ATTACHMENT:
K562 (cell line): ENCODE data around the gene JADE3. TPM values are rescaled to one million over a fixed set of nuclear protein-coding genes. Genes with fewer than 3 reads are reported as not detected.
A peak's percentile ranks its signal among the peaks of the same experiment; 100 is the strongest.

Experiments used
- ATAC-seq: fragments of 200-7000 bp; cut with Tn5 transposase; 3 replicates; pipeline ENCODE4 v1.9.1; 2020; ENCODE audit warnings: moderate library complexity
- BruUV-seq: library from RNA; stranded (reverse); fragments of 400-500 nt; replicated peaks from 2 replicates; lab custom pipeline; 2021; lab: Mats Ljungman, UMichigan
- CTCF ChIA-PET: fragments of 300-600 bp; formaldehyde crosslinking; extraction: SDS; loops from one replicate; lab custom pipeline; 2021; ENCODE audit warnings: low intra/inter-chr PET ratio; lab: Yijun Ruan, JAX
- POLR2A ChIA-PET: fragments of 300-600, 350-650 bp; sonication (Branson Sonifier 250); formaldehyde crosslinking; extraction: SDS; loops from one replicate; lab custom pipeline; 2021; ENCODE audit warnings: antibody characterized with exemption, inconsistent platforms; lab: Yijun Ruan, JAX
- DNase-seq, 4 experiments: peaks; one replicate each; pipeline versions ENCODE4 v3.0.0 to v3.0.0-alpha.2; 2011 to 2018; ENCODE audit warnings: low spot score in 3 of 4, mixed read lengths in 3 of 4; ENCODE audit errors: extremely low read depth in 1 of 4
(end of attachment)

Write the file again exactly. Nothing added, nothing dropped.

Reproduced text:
K562 (cell line): ENCODE data around the gene JADE3. TPM values are rescaled to one million over a fixed set of nuclear protein-coding genes. Genes with fewer than 3 reads are reported as not detected.
A peak's percentile ranks its signal among the peaks of the same experiment; 100 is the strongest.

Experiments used
- ATAC-seq: fragments of 200-7000 bp; cut with Tn5 transposase; 3 replicates; pipeline ENCODE4 v1.9.1; 2020; ENCODE audit warnings: moderate library complexity
- BruUV-seq: library from RNA; stranded (reverse); fragments of 400-500 nt; replicated peaks from 2 replicates; lab custom pipeline; 2021; lab: Mats Ljungman, UMichigan
- CTCF ChIA-PET: fragments of 300-600 bp; formaldehyde crosslinking; extraction: SDS; loops from one replicate; lab custom pipeline; 2021; ENCODE audit warnings: low intra/inter-chr PET ratio; lab: Yijun Ruan, JAX
- POLR2A ChIA-PET: fragments of 300-600, 350-650 bp; sonication (Branson Sonifier 250); formaldehyde crosslinking; extraction: SDS; loops from one replicate; lab custom pipeline; 2021; ENCODE audit warnings: antibody characterized with exemption, inconsistent platforms; lab: Yijun Ruan, JAX
- DNase-seq, 4 experiments: peaks; one replicate each; pipeline versions ENCODE4 v3.0.0 to v3.0.0-alpha.2; 2011 to 2018; ENCODE audit warnings: low spot score in 3 of 4, mixed read lengths in 3 of 4; ENCODE audit errors: extremely low read depth in 1 of 4